【News】 Geographical indications a major issue between the U.S. and EU (March 23, 2014)


Senior Staff Writer, Masaru Yamada

“Is it only the producing areas in Italy which have the right to name their cheese Parmesan Cheese?”

Protection of geographical indications is becoming one of the major points at issue in the agricultural sector negotiations for a free trade agreement between the United States and the European Union. As markets for value-added farm products are growing rapidly worldwide, conflicts between them have grown fiercer than ever before.

55 out of a total of 100 U.S. Senators jointly sent a bipartisan letter on March 11 to U.S. Secretary of Agriculture Tom Vilsack and U.S. Trade Representative Michael Froman, strongly criticizing the EU’s stance concerning the GIs and urging the U.S. government to push back on their claims. In the letter, the senators expressed dissatisfaction against the EU insisting on exclusive rights to common cheese names such as Feta and Parmesan – names popularly used in the U.S. “In country after country, the EU has been using its free trade agreements to persuade its trading partners to impose barriers to U.S. exports under the guise of protection for its geographical indications,” the letter argues.

The EU has recently been including GI protection in free trade agreements it has signed with different countries. It has exchanged with each of the countries lists of GIs which they want to protect, and agreed to exercise control over violations.

Why is the EU so eager to protect GIs? It is because the EU’s farm products with potential for further growth in exports are those protected by GIs. The top three products exported from the EU are spirits, wine and cereal preparations, all of which are products people tend to have brand preferences for.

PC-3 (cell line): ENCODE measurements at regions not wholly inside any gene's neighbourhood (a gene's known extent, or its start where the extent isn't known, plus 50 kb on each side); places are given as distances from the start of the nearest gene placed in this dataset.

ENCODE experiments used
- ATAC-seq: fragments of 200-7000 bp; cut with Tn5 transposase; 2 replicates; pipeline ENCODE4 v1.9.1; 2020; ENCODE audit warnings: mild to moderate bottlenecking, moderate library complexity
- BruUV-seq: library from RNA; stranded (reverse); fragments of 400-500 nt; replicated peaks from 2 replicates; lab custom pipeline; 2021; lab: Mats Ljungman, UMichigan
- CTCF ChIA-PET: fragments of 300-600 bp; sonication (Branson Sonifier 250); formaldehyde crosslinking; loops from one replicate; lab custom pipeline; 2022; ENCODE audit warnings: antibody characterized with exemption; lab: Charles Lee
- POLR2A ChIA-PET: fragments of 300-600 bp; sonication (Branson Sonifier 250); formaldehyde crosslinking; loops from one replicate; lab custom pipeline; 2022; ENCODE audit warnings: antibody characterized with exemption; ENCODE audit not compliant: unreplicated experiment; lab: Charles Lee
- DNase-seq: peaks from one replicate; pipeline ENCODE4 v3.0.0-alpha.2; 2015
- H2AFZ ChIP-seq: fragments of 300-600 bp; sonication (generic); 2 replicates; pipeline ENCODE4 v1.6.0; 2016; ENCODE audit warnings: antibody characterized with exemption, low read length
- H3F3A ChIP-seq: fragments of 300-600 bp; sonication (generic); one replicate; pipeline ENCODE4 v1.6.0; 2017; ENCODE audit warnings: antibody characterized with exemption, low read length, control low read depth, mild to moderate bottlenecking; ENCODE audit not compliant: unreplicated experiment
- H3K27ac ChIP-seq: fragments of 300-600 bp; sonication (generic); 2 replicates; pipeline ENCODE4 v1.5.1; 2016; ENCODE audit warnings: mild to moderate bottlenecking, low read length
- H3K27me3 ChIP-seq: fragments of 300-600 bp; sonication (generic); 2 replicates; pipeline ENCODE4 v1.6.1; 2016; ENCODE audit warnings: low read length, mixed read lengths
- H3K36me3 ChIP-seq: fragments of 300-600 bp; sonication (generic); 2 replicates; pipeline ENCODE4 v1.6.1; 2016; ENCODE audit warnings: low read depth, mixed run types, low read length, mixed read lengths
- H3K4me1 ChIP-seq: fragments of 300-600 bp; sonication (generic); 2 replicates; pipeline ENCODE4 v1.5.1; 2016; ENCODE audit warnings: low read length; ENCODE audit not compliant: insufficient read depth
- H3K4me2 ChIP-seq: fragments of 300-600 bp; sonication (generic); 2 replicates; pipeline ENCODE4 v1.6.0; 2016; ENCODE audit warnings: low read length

In order to increase sales of brand products with a positive image of Europe, it is necessary to strictly eliminate counterfeits. To continue growing, it is totally indispensable for the EU to spread the GI protection system worldwide.

The U.S. is not happy with such a move, because high value-added products are becoming increasingly important also for U.S. exporters. Until around 1980, more than half of exports from the U.S. were raw products such as corn, wheat and soybeans. Although grains continue to be the mainstay of American exports in the 2010s, raw materials occupied less than 40 percent of total exports. Value-added items are increasing in beef and processed food products, with premium cheese brands seen to have high growth potential.

欧州・米国GIThe U.S. had been a dominant exporter of agricultural products in the past, but recently the EU is pressing hard. According to the EU statistics, the U.S. was the world’s top exporter of farm products in 2012 with 117 billion euros, followed closely by the EU with 114 billion euros. Brazil, the third largest exporter, is also closing on the U.S. in the area of raw products such as soybeans and corn. Since it is getting difficult for the U.S. to compete with low-price products from South American countries, the only way left to survive is to increase exports of high value-added products.

If U.S.-made cheese products are treated as counterfeits at home and abroad, the U.S. strategy of increasing sales of premium products will be shaken to its foundations. That is why the U.S. is fighting so desperately against the EU’s moves to spread the system of GI protection worldwide.

(March 23, 2014)

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